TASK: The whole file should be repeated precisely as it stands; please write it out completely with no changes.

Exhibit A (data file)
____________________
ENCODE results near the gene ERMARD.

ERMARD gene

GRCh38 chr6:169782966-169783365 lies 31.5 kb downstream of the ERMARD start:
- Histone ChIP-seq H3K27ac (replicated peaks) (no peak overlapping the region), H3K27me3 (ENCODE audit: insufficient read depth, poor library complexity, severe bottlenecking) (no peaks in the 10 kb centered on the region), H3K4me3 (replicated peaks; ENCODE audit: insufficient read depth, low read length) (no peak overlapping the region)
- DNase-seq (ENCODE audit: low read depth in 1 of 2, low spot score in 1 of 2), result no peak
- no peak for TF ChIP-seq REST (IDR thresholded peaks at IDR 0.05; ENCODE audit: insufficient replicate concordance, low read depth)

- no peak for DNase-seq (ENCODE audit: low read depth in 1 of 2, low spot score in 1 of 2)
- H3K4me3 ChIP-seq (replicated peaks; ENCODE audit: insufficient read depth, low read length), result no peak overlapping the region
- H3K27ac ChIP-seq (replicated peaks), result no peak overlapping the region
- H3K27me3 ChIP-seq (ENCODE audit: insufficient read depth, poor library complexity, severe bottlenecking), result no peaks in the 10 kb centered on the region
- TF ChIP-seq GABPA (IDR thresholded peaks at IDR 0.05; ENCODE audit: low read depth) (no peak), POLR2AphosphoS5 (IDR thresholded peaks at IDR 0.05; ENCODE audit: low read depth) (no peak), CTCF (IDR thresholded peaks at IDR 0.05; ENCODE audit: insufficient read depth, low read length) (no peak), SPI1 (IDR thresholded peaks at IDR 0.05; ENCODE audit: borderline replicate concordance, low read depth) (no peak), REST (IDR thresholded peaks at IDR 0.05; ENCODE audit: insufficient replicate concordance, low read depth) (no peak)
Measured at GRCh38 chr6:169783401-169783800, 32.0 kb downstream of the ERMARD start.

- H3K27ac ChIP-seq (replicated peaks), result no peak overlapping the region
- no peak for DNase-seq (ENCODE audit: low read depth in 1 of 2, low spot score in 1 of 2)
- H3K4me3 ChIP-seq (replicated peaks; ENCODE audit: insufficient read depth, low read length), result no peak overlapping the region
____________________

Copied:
ENCODE results near the gene ERMARD.

ERMARD gene

GRCh38 chr6:169782966-169783365 lies 31.5 kb downstream of the ERMARD start:
- Histone ChIP-seq H3K27ac (replicated peaks) (no peak overlapping the region), H3K27me3 (ENCODE audit: insufficient read depth, poor library complexity, severe bottlenecking) (no peaks in the 10 kb centered on the region), H3K4me3 (replicated peaks; ENCODE audit: insufficient read depth, low read length) (no peak overlapping the region)
- DNase-seq (ENCODE audit: low read depth in 1 of 2, low spot score in 1 of 2), result no peak
- no peak for TF ChIP-seq REST (IDR thresholded peaks at IDR 0.05; ENCODE audit: insufficient replicate concordance, low read depth)

- no peak for DNase-seq (ENCODE audit: low read depth in 1 of 2, low spot score in 1 of 2)
- H3K4me3 ChIP-seq (replicated peaks; ENCODE audit: insufficient read depth, low read length), result no peak overlapping the region
- H3K27ac ChIP-seq (replicated peaks), result no peak overlapping the region
- H3K27me3 ChIP-seq (ENCODE audit: insufficient read depth, poor library complexity, severe bottlenecking), result no peaks in the 10 kb centered on the region
- TF ChIP-seq GABPA (IDR thresholded peaks at IDR 0.05; ENCODE audit: low read depth) (no peak), POLR2AphosphoS5 (IDR thresholded peaks at IDR 0.05; ENCODE audit: low read depth) (no peak), CTCF (IDR thresholded peaks at IDR 0.05; ENCODE audit: insufficient read depth, low read length) (no peak), SPI1 (IDR thresholded peaks at IDR 0.05; ENCODE audit: borderline replicate concordance, low read depth) (no peak), REST (IDR thresholded peaks at IDR 0.05; ENCODE audit: insufficient replicate concordance, low read depth) (no peak)
Measured at GRCh38 chr6:169783401-169783800, 32.0 kb downstream of the ERMARD start.

- H3K27ac ChIP-seq (replicated peaks), result no peak overlapping the region
- no peak for DNase-seq (ENCODE audit: low read depth in 1 of 2, low spot score in 1 of 2)
- H3K4me3 ChIP-seq (replicated peaks; ENCODE audit: insufficient read depth, low read length), result no peak overlapping the region